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    #11
    Bluelighter
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    Try Kratom?
     

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    #12
    If naltrexone is blocking opiate receptors the there's no point using Kratom.
    There is nothing that can be done, so poppy pods, kratom and 'proper' opiates all will be blocked
     

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    #13
    BL Ambassador Captain.Heroin's Avatar
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    Quote Originally Posted by noescapinggravity View Post
    i think it's because the last time my parents tried to get me off drugs i was prescribed methadone and i ended up abusing it. so i guess they're fed up with withdrawal medications. but geez this is harsh..

    i think i'm gonna take you up on the benzo idea. i'm prescribed xanax for panic disorder so i guess i'll just take extra but i don't even really get high off it since i've been on it for so long..

    goddddddd i want opiates .. actually at this point i'd even be ok with subs
    How did you "abuse" methadone?
     

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    #14
    ^ Probably one of 2 ways;
    1. kept upping the dose to get/remain high
    2. Used take home doses all at once to get high
     

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    #15
    ^bingo
     

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    #16
    Bluelighter morphonorconic's Avatar
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    I think Buprenorphine would outcompete/overtake Naltrexone at any concentration, at least for a while. Bupe has significantly higher receptor binding affinity than Naltrexone.
     

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    #17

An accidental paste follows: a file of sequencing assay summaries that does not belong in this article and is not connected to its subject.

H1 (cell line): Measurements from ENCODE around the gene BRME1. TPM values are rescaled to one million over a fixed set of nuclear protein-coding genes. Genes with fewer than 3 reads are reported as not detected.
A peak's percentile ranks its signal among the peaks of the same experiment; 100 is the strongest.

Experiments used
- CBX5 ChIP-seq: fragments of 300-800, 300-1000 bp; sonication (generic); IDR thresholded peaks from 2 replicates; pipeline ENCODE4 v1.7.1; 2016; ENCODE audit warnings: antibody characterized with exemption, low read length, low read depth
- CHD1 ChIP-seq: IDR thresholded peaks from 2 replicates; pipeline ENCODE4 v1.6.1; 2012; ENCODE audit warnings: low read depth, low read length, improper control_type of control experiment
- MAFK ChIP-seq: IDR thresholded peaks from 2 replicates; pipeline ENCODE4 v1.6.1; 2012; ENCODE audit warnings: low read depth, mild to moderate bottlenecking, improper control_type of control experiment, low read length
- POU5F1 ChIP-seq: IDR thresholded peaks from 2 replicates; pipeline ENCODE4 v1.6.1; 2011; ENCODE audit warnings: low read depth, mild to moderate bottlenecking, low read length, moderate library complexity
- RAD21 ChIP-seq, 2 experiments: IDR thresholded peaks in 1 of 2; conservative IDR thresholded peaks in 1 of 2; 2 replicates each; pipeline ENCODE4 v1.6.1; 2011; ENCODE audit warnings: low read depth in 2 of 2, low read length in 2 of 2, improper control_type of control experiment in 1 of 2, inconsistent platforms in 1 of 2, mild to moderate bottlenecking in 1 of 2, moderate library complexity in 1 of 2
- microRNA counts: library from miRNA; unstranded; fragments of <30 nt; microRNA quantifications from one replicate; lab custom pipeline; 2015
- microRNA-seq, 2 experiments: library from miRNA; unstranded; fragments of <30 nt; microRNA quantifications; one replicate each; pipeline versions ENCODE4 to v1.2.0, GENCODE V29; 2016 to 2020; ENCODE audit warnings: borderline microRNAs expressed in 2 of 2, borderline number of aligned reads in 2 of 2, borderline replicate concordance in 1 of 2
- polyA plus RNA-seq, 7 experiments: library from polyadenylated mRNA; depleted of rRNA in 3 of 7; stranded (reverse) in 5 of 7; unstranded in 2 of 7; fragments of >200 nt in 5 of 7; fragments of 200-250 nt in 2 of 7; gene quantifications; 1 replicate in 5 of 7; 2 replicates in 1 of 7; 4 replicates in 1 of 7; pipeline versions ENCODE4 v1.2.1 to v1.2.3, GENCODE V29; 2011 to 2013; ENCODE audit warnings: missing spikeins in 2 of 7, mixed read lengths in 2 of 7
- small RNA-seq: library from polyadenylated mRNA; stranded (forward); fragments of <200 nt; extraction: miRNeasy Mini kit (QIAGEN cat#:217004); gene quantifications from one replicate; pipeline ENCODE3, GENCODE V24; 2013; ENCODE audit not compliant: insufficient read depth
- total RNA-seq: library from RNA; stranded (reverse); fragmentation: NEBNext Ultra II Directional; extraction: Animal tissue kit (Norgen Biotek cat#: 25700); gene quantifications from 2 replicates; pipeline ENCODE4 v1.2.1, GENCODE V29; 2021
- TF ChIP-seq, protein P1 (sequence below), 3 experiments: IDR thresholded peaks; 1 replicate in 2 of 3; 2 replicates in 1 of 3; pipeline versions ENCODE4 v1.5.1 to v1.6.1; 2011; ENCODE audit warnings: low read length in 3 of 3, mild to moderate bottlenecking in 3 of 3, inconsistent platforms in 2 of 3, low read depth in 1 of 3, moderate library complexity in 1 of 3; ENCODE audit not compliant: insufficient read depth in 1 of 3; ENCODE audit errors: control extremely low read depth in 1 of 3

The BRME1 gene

I also think it's an awful thing to force someone to take naltrexone. It sounds like to me that you are a minor, so I would advise you to talk to your parents openly about your feeling regarding this. Try and understand from your parents point of view how this is hurting them. No parent ever expects their child to be a victim of addiction.

    I agree with djsim when he said that it seems like anything that can be abused, you will abuse. Continuing on with this mindset will put you at high risk of death at a young age. I knew two people like this in high school, and they are both dead. Good luck, and keep us updated!
     

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    #18
    Bluelighter Z Y G G Y's Avatar
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    It seems that u have an unbeatable need to get high. I think bupe will be your best option here. Maybe your parents can watch you take your daily bupe doses as it act in a similar fashion as a blocker meaning you won't get high on it. But at the same time it fills out your opiate receptors, decreases pain and cravings and possibly acts as an antidepressant. So maybe your parents can watch u take your daily bupe doses cuz once u take it u can't get high for another day or two. Talk to your parents about putting you on bupe maintenance.

    But for now there really isn't anything u can do other than getting some more benzos to help u until the shot wears off. Then ask your parents to put u on bupe as that is pretty much impossible to abuse for an opiate tolerant person. Maybe bu the time the shot wears off u'll be fine and won't need opiates. That would be a blessing in disguise.
     

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    #19
    Honestly, maybe you should use this 'gift' and take a break from the game for a while. If you're fiending this hard for them, you might wanna listen to your parents and stop. it could be the best decision of your life.
     

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    #20
    Quote Originally Posted by PinK~cloud View Post